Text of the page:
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Tijdschrift voor Psychiatrie 44 (2002) 12, 795 - 802


The psychiatrist as medical specialist: does psychiatry care?

F.J. Huyse, R.C. van der Mast, A.D. Boenink

summary  In the Netherlands, in the last decennia the medical identity of the psychiatrist has been caving in. In the beginning of the eighties, consultation-liaison psychiatry and specific functions for patients with a combination of psychiatric and physical disease (co-morbidity) in general hospital psychiatric units seemed an opportunity to counteract this phenomenon. The last ten years, the government policy to integrate the field of mental health by introducing the multifunctional units resulted in a forced movement of the psychiatric units out of the general hospital. A development, which has been insufficient counteracted by a strategy of the Dutch Psychiatric Association (Nederlandse Vereniging voor Psychiatrie). The increase of chronic illness and of elderly results in an increase of co-morbidity. As the further development of psychiatry as a medical specialty stopped, psychiatrists working on the interface feel impeded and patients are wronged. A top priority for psychiatry should be a powerful stimulus of the field of general hospital psychiatry (including consultation-liaison psychiatry), treatment programs for co-morbid patients and psych-med units to maintain a link with the other medical specialties. The currently discussed combined year of training as a start for all medical specialists trainings might offer an additional opportunity in this respect.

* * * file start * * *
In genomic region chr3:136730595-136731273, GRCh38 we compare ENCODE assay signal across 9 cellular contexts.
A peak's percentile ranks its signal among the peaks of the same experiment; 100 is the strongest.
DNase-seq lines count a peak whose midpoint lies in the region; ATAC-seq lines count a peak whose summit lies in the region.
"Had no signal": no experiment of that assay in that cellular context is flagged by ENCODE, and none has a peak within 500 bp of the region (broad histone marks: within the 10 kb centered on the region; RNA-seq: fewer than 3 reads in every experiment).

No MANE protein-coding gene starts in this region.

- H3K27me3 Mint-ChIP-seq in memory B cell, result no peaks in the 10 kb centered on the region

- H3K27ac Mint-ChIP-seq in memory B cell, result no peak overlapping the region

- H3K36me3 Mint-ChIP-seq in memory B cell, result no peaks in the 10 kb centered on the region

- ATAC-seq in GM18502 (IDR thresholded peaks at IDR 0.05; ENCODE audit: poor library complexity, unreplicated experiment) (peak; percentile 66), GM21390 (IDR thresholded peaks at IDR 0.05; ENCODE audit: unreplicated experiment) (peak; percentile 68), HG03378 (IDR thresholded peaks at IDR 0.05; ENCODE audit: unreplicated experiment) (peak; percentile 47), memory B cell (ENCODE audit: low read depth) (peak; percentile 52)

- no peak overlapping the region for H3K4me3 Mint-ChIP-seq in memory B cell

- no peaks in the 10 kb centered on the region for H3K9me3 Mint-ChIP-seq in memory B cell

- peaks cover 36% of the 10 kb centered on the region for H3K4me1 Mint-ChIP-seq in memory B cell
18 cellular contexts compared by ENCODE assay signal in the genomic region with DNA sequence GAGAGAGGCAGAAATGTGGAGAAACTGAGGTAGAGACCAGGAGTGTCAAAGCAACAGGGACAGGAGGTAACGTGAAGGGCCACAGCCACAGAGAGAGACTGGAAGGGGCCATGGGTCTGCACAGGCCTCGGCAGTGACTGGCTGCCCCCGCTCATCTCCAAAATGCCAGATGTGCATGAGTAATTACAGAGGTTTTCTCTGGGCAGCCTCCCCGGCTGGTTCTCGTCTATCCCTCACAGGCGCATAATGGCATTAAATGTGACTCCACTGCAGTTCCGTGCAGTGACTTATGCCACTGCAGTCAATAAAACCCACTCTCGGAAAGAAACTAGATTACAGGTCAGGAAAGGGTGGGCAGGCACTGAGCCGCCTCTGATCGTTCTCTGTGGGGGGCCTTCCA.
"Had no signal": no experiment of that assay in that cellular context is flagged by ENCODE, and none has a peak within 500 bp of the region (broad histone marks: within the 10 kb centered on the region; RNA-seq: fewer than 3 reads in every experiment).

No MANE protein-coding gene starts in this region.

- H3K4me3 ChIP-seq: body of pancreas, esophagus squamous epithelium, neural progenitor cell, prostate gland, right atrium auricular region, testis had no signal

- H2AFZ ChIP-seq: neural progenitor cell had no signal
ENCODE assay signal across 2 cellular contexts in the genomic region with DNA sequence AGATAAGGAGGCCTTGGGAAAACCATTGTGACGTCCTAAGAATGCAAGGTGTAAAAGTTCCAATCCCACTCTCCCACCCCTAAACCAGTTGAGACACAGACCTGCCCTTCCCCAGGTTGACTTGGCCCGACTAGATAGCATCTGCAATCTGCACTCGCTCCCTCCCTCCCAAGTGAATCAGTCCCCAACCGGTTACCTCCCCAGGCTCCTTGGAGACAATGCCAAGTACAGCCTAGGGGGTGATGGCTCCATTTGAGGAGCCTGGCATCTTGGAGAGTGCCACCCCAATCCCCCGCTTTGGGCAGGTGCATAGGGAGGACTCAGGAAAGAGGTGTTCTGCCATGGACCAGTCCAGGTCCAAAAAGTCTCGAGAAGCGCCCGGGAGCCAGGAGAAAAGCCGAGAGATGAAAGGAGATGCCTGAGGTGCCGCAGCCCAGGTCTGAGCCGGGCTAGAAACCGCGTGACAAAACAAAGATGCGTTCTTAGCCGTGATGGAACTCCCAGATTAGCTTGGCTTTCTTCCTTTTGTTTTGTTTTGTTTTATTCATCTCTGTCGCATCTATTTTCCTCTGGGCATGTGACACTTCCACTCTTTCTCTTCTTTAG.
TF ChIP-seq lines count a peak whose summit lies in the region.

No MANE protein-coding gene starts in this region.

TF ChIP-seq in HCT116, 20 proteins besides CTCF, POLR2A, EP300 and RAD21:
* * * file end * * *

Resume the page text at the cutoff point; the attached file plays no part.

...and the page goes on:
keywords medical identity, psychiatry, residency, specialisation